Isoperla karuk, Baumann & Lee, 2009

Baumann, Richard W. & Lee, Jonathan J., 2009, Two Interesting New Species Of Isoperla From Northern California (Plecoptera: Perlodidae), Illiesia 5 (1), pp. 1-10 : 5-9

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Isoperla karuk


Isoperla karuk sp.n.

( Figs. 17‐32 View Figs View Figs )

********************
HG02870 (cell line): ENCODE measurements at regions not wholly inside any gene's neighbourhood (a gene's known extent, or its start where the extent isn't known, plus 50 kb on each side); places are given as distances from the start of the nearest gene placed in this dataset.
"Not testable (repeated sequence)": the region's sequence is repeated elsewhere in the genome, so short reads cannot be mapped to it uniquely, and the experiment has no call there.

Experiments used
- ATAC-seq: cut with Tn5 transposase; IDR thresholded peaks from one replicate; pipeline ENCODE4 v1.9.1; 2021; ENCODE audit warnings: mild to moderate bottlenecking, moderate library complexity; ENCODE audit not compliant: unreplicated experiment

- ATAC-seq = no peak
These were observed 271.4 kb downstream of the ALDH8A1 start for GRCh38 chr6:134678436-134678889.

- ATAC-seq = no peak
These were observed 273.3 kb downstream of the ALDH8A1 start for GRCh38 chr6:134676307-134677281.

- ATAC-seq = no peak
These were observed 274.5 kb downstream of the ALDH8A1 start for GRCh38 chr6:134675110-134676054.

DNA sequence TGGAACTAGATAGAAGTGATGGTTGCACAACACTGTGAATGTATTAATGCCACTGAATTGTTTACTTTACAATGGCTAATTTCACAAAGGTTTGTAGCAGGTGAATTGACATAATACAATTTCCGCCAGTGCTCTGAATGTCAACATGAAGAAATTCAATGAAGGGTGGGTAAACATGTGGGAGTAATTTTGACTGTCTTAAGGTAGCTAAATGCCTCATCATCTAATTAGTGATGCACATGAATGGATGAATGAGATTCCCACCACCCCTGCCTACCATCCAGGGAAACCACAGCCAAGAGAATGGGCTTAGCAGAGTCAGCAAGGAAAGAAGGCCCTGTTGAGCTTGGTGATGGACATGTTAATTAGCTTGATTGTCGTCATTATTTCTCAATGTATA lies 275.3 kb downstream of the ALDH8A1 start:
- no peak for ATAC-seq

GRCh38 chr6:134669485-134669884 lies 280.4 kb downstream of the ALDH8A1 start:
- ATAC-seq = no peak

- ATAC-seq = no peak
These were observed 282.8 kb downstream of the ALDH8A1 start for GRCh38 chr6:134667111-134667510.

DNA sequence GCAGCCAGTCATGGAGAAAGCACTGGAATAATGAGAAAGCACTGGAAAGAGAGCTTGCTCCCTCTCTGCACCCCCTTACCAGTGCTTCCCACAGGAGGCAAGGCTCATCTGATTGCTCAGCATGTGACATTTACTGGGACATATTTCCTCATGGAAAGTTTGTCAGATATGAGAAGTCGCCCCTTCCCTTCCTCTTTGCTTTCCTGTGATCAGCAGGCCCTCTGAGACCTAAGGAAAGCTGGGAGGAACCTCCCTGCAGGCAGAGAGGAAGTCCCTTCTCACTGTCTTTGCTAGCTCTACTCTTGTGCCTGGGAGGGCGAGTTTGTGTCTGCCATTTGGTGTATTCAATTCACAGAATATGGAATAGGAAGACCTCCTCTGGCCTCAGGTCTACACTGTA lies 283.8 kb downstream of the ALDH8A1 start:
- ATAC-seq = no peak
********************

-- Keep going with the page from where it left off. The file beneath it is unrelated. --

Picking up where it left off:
Material examined. Holotype ♂ from California , Humboldt County, Klamath River @ junction of Aikens Creek, 29‐III‐06, J.J. Lee . Paratypes (J. J. Lee, collector): ‐ California , Humboldt Co., same data as holotype, 29‐III‐06, 2 ♂ ; 27‐II‐08, 1 ♂; 6‐III‐08, 1 ♀; Mad River @ Mad River Fish Hatchery, 19‐IV‐06, 2 ♂, 3 ♀ ; 7‐IV‐07 2 ♂; 18‐IV‐07, 1 ♂, 1 ♀; 19‐IV‐07, 6 ♂; 5‐V‐07, 1 ♂; 8‐IV‐08, 1 ♀; 12‐V‐08, 1 ♀; Mad River @ 1 st curve Mad River Rd., 20‐III‐06, 1 ♂ ; 29,30‐III‐07, 12 ♂, 10 ♀; 1‐IV‐07, 2 ♂, 1 ♀; 3‐IV‐07, 3 ♂, 1 ♀; 4‐IV‐ 07, 1 ♀ (reared); 7‐IV‐07, 4 ♂; 28‐IV‐07, 1 ♂; 17‐III‐08, 1 ♂. Holotype deposited at the California Academy of Sciences .